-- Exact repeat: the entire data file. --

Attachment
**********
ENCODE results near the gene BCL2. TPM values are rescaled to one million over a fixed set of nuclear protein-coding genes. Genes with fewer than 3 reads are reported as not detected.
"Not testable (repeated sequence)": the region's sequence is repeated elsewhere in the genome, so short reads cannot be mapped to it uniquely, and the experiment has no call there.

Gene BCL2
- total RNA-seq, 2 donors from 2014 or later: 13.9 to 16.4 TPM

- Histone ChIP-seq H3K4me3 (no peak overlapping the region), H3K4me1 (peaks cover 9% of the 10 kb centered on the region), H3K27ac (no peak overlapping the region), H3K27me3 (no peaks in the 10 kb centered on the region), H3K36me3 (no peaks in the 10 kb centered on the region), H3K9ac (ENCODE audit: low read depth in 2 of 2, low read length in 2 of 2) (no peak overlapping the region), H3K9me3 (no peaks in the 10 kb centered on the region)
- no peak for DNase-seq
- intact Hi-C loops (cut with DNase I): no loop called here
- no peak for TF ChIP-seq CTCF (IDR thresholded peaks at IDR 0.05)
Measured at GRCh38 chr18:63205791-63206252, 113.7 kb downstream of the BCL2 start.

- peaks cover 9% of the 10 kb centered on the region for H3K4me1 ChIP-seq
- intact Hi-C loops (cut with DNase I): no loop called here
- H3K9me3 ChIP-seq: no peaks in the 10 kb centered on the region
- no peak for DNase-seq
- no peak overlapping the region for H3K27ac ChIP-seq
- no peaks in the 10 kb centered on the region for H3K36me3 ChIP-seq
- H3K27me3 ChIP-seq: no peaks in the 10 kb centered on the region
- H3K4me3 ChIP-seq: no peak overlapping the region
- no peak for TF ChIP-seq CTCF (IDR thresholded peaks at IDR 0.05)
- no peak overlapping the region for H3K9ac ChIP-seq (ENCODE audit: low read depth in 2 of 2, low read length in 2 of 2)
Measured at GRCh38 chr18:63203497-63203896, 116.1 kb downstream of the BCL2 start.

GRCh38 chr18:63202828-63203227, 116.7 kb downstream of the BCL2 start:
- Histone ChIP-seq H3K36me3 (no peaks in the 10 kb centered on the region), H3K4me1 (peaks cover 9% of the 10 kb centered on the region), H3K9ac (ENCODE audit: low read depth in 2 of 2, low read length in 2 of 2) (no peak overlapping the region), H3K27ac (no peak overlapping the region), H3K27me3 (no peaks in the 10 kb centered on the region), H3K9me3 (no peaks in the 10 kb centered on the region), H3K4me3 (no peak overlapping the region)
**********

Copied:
ENCODE results near the gene BCL2. TPM values are rescaled to one million over a fixed set of nuclear protein-coding genes. Genes with fewer than 3 reads are reported as not detected.
"Not testable (repeated sequence)": the region's sequence is repeated elsewhere in the genome, so short reads cannot be mapped to it uniquely, and the experiment has no call there.

Gene BCL2
- total RNA-seq, 2 donors from 2014 or later: 13.9 to 16.4 TPM

- Histone ChIP-seq H3K4me3 (no peak overlapping the region), H3K4me1 (peaks cover 9% of the 10 kb centered on the region), H3K27ac (no peak overlapping the region), H3K27me3 (no peaks in the 10 kb centered on the region), H3K36me3 (no peaks in the 10 kb centered on the region), H3K9ac (ENCODE audit: low read depth in 2 of 2, low read length in 2 of 2) (no peak overlapping the region), H3K9me3 (no peaks in the 10 kb centered on the region)
- no peak for DNase-seq
- intact Hi-C loops (cut with DNase I): no loop called here
- no peak for TF ChIP-seq CTCF (IDR thresholded peaks at IDR 0.05)
Measured at GRCh38 chr18:63205791-63206252, 113.7 kb downstream of the BCL2 start.

- peaks cover 9% of the 10 kb centered on the region for H3K4me1 ChIP-seq
- intact Hi-C loops (cut with DNase I): no loop called here
- H3K9me3 ChIP-seq: no peaks in the 10 kb centered on the region
- no peak for DNase-seq
- no peak overlapping the region for H3K27ac ChIP-seq
- no peaks in the 10 kb centered on the region for H3K36me3 ChIP-seq
- H3K27me3 ChIP-seq: no peaks in the 10 kb centered on the region
- H3K4me3 ChIP-seq: no peak overlapping the region
- no peak for TF ChIP-seq CTCF (IDR thresholded peaks at IDR 0.05)
- no peak overlapping the region for H3K9ac ChIP-seq (ENCODE audit: low read depth in 2 of 2, low read length in 2 of 2)
Measured at GRCh38 chr18:63203497-63203896, 116.1 kb downstream of the BCL2 start.

GRCh38 chr18:63202828-63203227, 116.7 kb downstream of the BCL2 start:
- Histone ChIP-seq H3K36me3 (no peaks in the 10 kb centered on the region), H3K4me1 (peaks cover 9% of the 10 kb centered on the region), H3K9ac (ENCODE audit: low read depth in 2 of 2, low read length in 2 of 2) (no peak overlapping the region), H3K27ac (no peak overlapping the region), H3K27me3 (no peaks in the 10 kb centered on the region), H3K9me3 (no peaks in the 10 kb centered on the region), H3K4me3 (no peak overlapping the region)